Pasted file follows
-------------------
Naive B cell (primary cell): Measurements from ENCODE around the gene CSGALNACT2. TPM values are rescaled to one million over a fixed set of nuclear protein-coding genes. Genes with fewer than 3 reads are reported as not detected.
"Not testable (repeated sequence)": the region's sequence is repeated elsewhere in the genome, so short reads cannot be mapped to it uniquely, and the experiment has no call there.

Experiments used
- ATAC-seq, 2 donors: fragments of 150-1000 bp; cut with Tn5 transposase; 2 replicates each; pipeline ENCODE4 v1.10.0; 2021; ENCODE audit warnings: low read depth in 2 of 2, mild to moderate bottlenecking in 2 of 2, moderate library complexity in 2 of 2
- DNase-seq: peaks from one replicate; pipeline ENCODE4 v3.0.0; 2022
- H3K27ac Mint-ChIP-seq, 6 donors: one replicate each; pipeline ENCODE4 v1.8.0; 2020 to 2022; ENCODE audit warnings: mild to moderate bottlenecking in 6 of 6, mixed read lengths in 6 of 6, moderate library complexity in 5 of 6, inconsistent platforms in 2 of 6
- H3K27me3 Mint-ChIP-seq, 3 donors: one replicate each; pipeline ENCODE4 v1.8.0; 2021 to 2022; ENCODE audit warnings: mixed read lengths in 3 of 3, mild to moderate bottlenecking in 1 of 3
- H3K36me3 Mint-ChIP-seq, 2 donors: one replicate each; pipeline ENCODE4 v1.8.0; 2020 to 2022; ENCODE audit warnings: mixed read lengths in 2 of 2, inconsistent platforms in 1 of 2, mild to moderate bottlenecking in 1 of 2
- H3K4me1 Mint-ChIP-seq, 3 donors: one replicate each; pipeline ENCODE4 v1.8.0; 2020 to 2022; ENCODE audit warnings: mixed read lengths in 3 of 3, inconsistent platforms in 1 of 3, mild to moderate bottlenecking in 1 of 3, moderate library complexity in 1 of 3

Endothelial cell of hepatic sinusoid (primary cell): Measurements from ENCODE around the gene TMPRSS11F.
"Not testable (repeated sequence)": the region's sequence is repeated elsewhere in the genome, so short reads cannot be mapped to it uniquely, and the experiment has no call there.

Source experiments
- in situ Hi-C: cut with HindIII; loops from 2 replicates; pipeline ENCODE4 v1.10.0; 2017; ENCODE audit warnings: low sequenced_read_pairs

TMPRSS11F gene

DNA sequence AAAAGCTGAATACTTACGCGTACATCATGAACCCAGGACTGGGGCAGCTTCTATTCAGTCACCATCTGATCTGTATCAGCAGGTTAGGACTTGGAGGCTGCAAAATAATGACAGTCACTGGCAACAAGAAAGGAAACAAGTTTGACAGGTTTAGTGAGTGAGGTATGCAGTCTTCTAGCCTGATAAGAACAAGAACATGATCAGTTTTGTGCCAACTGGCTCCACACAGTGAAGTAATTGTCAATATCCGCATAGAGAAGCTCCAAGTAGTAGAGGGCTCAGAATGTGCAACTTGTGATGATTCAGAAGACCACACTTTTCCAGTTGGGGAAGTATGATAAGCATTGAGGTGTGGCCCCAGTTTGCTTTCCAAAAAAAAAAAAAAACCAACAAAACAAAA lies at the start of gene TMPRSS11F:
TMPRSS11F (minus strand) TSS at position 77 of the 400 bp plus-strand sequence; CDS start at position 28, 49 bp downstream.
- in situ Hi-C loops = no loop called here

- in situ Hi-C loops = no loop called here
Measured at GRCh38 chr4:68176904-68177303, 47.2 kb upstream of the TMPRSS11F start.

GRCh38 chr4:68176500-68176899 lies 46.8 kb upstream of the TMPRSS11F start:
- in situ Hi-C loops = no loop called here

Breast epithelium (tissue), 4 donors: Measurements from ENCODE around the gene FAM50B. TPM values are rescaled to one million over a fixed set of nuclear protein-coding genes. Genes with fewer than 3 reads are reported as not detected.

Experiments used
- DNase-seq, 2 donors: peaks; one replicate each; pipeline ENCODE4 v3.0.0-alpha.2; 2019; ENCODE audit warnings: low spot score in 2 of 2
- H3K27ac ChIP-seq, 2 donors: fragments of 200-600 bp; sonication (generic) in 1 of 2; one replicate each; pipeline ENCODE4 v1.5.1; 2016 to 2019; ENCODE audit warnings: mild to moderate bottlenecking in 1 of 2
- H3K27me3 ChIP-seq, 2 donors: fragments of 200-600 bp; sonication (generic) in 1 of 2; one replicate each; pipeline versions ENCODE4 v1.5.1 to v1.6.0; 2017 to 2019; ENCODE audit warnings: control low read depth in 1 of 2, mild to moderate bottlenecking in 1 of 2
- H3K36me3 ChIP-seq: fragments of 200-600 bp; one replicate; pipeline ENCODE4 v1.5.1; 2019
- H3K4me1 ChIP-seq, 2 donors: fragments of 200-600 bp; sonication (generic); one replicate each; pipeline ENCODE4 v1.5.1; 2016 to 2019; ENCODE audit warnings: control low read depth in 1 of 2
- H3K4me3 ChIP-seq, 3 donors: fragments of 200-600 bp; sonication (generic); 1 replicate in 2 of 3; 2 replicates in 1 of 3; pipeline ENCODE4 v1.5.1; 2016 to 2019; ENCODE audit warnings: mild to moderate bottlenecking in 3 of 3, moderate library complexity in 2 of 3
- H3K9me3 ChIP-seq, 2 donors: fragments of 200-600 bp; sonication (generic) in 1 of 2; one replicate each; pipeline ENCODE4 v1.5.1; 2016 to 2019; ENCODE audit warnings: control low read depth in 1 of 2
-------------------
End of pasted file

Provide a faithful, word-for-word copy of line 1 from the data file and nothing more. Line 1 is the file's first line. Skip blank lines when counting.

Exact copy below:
Naive B cell (primary cell): Measurements from ENCODE around the gene CSGALNACT2. TPM values are rescaled to one million over a fixed set of nuclear protein-coding genes. Genes with fewer than 3 reads are reported as not detected.